Cooling Curves and Heating Curves

A cooling curve is a temperature-time graph taken of a substance as it is cooling and undergoing changes of state from a vapour to a solid.
Consider the cooling curve of water shown below.
Temperature is plotted on the y-axis and time on the x-axis.
As time goes on te temerature of a sample of water in a freezer starts to cool down and eventually freezes.
Water freezes at 00C.  
To bring the motion of the water (ice) molecules to a complete stop the temperature needs to be dropped down to -273 0C.
This point is known as absolute zero or 0K (zero Kelvin).
On the Kelvin scale water boils at 373 K an freezes at 273 K.
Room temperature (200C.) is 293 K and STP (Standard Temperature) will have a reading of 298 K.
To convert from Celsius to Kelvin simply add 273 to the Celsius temperature.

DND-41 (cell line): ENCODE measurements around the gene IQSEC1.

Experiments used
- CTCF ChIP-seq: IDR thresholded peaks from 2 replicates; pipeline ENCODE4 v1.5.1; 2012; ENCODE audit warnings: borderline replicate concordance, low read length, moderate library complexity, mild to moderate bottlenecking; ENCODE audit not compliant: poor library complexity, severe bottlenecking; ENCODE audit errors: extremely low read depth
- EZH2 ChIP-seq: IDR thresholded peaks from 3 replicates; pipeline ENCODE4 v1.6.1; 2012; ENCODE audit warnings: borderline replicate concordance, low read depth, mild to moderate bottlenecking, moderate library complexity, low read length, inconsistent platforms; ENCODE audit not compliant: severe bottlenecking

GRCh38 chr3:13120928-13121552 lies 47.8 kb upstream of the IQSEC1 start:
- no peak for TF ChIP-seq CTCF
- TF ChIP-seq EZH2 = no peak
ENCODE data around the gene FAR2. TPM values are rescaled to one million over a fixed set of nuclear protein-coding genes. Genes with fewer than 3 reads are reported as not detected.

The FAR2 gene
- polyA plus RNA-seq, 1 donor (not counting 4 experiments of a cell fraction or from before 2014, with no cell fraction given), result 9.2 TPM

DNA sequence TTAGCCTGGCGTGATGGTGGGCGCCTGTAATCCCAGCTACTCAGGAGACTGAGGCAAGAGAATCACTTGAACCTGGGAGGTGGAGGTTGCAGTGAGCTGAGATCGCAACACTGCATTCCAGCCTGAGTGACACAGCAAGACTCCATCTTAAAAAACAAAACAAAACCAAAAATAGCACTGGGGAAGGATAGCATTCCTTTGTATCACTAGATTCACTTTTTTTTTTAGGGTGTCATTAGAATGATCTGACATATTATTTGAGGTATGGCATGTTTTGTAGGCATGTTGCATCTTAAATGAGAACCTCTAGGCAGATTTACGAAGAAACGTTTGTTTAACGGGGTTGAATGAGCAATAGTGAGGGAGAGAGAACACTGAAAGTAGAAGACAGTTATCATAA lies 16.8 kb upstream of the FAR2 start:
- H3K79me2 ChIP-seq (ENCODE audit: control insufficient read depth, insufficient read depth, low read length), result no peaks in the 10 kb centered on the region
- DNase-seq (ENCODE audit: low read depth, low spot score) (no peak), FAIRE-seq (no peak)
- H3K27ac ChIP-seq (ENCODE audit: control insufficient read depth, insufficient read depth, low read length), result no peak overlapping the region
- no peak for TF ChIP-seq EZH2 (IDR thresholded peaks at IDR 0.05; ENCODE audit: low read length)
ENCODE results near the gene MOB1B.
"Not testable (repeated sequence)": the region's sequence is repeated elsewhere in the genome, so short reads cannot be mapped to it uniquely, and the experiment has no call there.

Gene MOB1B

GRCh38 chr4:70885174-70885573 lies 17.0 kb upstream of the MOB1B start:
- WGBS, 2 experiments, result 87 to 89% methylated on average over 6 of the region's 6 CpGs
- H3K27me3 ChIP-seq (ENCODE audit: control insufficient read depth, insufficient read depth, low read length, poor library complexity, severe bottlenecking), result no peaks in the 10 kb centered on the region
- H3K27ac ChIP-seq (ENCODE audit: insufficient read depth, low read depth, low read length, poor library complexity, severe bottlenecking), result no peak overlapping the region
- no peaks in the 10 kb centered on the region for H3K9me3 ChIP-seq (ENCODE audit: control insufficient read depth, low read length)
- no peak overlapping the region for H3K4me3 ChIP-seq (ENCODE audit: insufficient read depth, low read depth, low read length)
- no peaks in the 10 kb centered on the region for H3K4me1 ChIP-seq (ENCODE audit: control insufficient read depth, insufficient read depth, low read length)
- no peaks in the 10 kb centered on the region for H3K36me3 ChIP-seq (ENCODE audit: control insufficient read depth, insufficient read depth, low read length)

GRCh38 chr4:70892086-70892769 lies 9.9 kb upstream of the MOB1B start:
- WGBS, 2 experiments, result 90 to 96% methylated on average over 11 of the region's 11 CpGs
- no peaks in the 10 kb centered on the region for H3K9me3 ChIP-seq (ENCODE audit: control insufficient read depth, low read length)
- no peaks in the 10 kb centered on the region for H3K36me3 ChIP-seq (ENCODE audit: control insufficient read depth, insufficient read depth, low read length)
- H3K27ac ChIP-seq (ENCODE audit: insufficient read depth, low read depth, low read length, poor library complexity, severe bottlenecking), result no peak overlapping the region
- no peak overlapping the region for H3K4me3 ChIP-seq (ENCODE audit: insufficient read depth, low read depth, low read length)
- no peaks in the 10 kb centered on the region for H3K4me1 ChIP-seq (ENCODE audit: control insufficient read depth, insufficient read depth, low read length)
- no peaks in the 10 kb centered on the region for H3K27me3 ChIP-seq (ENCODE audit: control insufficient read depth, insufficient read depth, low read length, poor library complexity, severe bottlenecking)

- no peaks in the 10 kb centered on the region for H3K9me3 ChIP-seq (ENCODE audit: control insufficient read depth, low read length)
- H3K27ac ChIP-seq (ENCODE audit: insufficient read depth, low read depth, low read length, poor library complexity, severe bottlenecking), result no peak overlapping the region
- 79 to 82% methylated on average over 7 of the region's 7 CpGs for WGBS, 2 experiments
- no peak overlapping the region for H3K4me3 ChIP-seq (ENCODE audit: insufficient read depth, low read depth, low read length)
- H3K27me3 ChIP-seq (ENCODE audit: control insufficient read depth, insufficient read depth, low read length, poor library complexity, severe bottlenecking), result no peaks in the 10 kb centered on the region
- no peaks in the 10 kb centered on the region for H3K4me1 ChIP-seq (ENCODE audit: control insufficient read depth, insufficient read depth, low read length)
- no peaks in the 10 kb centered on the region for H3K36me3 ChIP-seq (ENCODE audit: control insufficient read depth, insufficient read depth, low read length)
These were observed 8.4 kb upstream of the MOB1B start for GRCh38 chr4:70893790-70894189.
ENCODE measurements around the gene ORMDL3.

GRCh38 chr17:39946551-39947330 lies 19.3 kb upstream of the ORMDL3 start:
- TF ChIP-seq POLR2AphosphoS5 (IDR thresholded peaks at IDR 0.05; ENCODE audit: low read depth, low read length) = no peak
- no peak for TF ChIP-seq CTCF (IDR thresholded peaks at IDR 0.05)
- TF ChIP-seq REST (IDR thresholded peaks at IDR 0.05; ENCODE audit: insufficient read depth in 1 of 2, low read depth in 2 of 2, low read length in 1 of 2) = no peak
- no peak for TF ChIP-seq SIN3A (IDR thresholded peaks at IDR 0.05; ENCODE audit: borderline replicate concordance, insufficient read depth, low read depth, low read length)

Note that a change in Celsius temperature is equivalent to a change in Kelvin degrees. 
For example from 200C. to 600C there is a temperature  change of 400C.. 
This is the same amount of change in K. 
Heating Curves

The reverse of a cooling curve is called a heating curve. 
An example is hown below where a sample of ice (solid water) is gradually heated until it melts and eventually starts to boil.
Heating curves and cooling curves can explain what happens to a substance in terms of temperature changes, and heat content of the particles of the substance when they undergo changes of state from solid, to liquid, to gas (vapour state) and vice versa. An exothermic process is a process that produces heat while an endothermic process will require the addition of heat to proceed.
Exercise #1:
1. Change the following in K temperatures:
a) 2 0C = _________________ K
b) -132 0C = ______________  K
2. Change the following in  0C
a) 100 K = __________________0C
b) 30 K = _________________ 0C
c) 500 K =  _________________ 0C